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California Dog Bite Laws

The state of California has specific laws regarding dog bites. If you are the victim of a dog attack, California dog bite lawyers Nadrich & Cohen, LLP will be able to answer all of your legal questions regarding California dog bite laws. If you would like to speak with a dog bite attorney immediately, call 1-800-718-4658.

California Civil Code §3342. Liability for Dog Bites

(a) The owner of any dog is liable for the damages suffered by any person who is bitten by the dog while in a public place or lawfully in a private place, including the property of the owner of the dog, regardless of the former viciousness of the dog or the owner's knowledge of such viciousness. A person is lawfully upon the private property of such owner within the meaning of this section when he is on such property in the performance of any duty imposed upon him by the laws of this State or by the laws or postal regulations of the United States, or when he is on such property upon the invitation, express or implied, of the owner.

(b) Nothing in this section shall authorize the bringing of an action pursuant to subdivision (a) against any governmental agency using a dog in military or police work if the bite or bites occurred while the dog was defending itself from an annoying, harassing, or provoking act, or assisting an employee of the agency in any of the following:
  1. In the apprehension or holding of a suspect where the employee has a reasonable suspicion of the suspect's involvement in criminal activity.
  2. In the investigation of a crime or possible crime.
  3. In the execution of a warrant.
  4. In the defense of a peace officer or another person.
(c) Subdivision (b) shall not apply in any case where the victim of the bite or bites was not a party to, nor a participant in, nor suspected to be a party to or a participant in, the act or acts that prompted the use of the dog in the military or police work.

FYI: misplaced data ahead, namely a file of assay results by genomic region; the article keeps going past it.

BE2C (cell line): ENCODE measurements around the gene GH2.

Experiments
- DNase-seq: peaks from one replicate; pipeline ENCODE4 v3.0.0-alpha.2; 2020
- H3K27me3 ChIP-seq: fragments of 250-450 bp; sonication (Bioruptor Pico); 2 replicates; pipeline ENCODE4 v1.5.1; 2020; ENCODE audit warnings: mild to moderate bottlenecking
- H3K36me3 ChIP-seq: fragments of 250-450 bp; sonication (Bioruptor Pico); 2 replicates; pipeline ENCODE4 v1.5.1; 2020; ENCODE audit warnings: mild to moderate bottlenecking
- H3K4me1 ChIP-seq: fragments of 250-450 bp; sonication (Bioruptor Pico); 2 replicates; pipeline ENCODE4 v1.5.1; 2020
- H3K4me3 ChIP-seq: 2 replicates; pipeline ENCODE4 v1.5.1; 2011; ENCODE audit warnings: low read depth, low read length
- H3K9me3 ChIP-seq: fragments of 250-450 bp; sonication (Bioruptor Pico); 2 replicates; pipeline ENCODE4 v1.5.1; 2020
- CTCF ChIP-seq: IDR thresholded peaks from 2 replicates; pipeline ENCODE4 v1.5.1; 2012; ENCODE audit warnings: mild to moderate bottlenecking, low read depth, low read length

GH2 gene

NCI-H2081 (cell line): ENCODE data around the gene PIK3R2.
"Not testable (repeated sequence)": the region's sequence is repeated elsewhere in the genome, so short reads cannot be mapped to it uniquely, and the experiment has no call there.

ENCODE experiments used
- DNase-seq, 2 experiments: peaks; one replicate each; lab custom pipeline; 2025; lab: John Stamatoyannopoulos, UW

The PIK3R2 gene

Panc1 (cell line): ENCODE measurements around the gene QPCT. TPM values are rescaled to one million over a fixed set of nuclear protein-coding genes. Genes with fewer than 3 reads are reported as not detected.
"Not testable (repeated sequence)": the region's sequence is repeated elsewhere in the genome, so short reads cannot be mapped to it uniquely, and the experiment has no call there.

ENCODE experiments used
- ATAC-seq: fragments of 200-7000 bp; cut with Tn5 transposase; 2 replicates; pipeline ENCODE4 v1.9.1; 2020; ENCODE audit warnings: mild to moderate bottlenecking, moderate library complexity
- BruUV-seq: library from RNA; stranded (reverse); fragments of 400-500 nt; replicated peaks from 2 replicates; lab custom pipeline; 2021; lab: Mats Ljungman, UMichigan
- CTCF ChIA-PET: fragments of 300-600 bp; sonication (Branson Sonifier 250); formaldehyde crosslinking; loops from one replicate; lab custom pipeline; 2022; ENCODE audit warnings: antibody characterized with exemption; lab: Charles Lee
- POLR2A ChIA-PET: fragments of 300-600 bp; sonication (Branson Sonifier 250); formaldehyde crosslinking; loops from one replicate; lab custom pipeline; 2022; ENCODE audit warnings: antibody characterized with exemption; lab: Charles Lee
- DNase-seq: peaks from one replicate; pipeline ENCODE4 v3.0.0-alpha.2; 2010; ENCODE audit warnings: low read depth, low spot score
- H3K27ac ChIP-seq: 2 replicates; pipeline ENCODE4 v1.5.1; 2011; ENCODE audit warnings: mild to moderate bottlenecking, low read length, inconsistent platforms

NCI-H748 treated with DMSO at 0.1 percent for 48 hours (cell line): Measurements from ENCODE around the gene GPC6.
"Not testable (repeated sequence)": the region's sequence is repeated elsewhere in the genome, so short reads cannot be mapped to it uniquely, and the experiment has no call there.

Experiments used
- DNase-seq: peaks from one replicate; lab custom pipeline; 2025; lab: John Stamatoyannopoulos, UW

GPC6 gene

(d) Subdivision (b) shall apply only where a governmental agency using a dog in military or police work has adopted a written policy on the necessary and appropriate use of a dog for the police or military work enumerated in subdivision (b). [1953 ch. 37, 1988 ch. 298.]

California Civil Code §3342.5. Owner's Duty to Remove Danger Present to Others by Dog

(a) The owner of any dog that has bitten a human being shall have the duty to take such reasonable steps as are necessary to remove any danger presented to other persons from bites by the animal.

(b) Whenever a dog has bitten a human being on at least two separate occasions, any person, the district attorney, or city attorney may bring an action against the owner of the animal to determine whether conditions of the treatment or confinement of the dog or other circumstances existing at the time of the bites have been changed so as to remove the danger to other persons presented by the animal. This action shall be brought in the county where a bite occurred. The court, after hearing, may make any order it deems appropriate to prevent the recurrence of such an incident, including, but not limited to, the removal of the animal from the area or its destruction if necessary.

(c) Whenever a dog trained to fight, attack, or kill has bitten a human being, causing substantial physical injury, any person, including the district attorney, or city attorney may bring an action against the owner of the animal to determine whether conditions of the treatment or confinement of the dog or other circumstances existing at the time of the bites have been changed so as to remove the danger to other persons presented by the animal. This action shall be brought in the county where a bite occurred. The court, after hearing, may make any order it deems appropriate to prevent the recurrence of such an incident, including, but not limited to, the removal of the animal from the area or its destruction if necessary.

(d) Nothing in this section shall authorize the bringing of an action pursuant to subdivision (b) based on a bite or bites inflicted upon a trespasser, or by a dog used in military or police work if the bite or bites occurred while the dog was actually performing in that capacity.

(e) Nothing in this section shall be construed to prevent legislation in the field of dog control by any city, county, or city and county.
(f) Nothing in this section shall be construed to affect the liability of the owner of a dog under Section 3342 or any other provision of the law.

(g) A proceeding under this section is a limited civil case. [Amended 1998 ch. 931.]
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